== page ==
School Shootings – I don’t even have to explain myself.

The Chance To Reconnect – it’s true. Our lives were so busy. Either we were getting through life while TGILW was deployed or we were moving or we were gearing up for either. I was feeling disconnected from my kids. I wanted to slow time, get to know them better. I was noticing these real life teachable moments that we didn’t have time for because of homework/catching up/etc. I was noticing the self esteem changes. The stress. Life was becoming really complicated. We needed a timeout.

The two years I spent with my kids at home was HARD. But it was good for all of us.

And on day 14 when everyone got on the bus, and I was closing the front door, I absolutely threw my fist in the air and said “freedom!!” to no one in particular. On day 15, I missed them both.




A Lesson in Laundry


not my monkeysOn Monday I did laundry. On Tuesday morning I asked the kids who live in my house to fold the laundry in the over flowing basket (even though it’s on the chore list). Tuesday evening, I had to remind them and tell them to make sure to check the dryer. Some clothes got folded and have sat in a basket in my living room all week, the dryer remained full, as did the washing machine. I patiently waited for someone to see the error and fix it. The hampers got full and now runneth over. No clean towels in the kids bathroom. No clean dish towels (because they sat in the washer all week and had to be washed twice, by me) and clearly no clean kids jeans. I have purposely put the FULL OF CLEAN STUFF baskets on the living room couch, as to notify those taking a Netflix break to finish their chore. All week, I refrained from nagging. All week I let my kids make their own choice. And then a few minutes ago my youngest came through the living room looking for clean clothes.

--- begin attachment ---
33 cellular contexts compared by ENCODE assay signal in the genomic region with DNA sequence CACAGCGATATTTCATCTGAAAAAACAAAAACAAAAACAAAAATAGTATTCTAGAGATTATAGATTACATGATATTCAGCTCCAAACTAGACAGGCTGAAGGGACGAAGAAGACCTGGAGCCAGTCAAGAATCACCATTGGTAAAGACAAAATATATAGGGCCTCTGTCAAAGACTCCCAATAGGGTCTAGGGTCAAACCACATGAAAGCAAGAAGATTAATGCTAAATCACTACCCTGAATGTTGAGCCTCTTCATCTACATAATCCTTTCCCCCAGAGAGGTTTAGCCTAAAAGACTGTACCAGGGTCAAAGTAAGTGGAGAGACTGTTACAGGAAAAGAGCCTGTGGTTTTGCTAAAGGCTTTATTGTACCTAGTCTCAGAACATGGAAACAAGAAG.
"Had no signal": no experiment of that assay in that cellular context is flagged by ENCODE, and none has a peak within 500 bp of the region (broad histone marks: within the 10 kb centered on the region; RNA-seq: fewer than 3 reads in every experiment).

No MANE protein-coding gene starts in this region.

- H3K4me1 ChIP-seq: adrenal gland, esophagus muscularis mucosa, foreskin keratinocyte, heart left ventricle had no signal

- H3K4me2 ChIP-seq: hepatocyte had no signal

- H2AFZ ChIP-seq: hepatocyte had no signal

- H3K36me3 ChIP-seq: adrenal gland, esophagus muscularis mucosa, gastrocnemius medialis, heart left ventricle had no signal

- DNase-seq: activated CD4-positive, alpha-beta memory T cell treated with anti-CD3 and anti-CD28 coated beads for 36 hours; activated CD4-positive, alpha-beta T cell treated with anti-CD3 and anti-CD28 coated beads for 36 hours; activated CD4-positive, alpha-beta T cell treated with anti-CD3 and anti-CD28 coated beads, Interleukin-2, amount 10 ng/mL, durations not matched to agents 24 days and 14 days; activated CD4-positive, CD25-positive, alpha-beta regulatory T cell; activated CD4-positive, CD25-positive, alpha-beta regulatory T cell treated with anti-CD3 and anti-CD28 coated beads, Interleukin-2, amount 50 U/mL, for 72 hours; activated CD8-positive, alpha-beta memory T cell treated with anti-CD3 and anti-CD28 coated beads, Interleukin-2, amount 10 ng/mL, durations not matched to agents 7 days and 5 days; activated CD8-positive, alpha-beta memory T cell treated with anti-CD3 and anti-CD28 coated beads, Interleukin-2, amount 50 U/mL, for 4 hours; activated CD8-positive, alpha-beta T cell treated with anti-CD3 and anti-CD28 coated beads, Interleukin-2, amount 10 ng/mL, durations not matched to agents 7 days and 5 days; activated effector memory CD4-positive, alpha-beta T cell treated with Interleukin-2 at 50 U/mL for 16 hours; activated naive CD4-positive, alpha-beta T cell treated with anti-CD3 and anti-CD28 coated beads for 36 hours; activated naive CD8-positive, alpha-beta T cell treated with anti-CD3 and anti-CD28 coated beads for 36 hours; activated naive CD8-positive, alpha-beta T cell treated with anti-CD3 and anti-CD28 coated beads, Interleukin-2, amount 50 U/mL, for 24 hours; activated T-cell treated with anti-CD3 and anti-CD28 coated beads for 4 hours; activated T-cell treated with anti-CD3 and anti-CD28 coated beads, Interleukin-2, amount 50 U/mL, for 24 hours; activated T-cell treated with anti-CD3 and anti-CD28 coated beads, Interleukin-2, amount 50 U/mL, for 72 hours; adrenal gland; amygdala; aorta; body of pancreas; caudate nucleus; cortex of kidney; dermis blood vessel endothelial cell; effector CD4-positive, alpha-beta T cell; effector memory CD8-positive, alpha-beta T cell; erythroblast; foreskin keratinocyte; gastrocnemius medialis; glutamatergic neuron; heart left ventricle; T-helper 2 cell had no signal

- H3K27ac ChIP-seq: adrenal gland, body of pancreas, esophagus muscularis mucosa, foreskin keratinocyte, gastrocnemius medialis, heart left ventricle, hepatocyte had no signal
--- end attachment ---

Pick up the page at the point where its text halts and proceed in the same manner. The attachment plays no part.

“What’s in the washer” she grumpily beckons.
“I don’t know, I’m not washing clothes” I reply, irritation growing in my face.
“Well, I don’t know where my clothes are” she says through pursed lips.
“That sounds like a YOU problem”, I happily smile at her.
Immature? Mean? Condescending? Probably.
Liberating? Abso-effing-lutely.

I’m Thankful to be This Mom


This clip found it’s way into my  Facebook newsfeed this week: Upworthy: Moms reaction to kids description

It really got to me. Seriously. I was crying like a little biotch. I’ve watched it several times, and every time I got teary. That’s really quite impressive for me, as I like to keep my feeling pushed deep down until I drink too much or for family gatherings. But seeing as how it’s Thanksgiving time, I wanted to express how very THANKFUL I am for my kids. And for being a mom.

20 years ago I became a mom. Twenty. Years. Ago. Two decades. Over half of my life. And it has, since that day, been my lifes work.

20 years ago I became a mom, but 13 years ago, roughly, I became a (dun dun dun) stay at home mom. You know, a SAHM. I put my professional goals on the backburner, by choice, to raise my kids. I am not about to get into a pissing contest as to who has it harder, the “working” mom of the “homemaker”. This post isn’t about that. And we all know, that those titles are complete bullshit anyways. No, this post is about how LUCKY and BLESSED I am to be a mom. And how thankful I am that I have had the ability to make it my full time job.

Don’t get me wrong, we’ve struggled. We’ve gone without. There have been plenty of times that I pulled in a part time job or two to stay home with the kids during the day. Plenty of times the The Guy I Live With did the same. But, It was important to me for us to raise our kids. To be parents, not just a mom and a dad.

So, 20 years ago I became a mom. At a pretty young age. I was a statistic. But, something amazing happened to me in those years of being a kid with a kid. I became a better person. Sure, there were some hits and misses. But through the years, I evolved. I figured things out. And I was fierce when it came to my kiddo.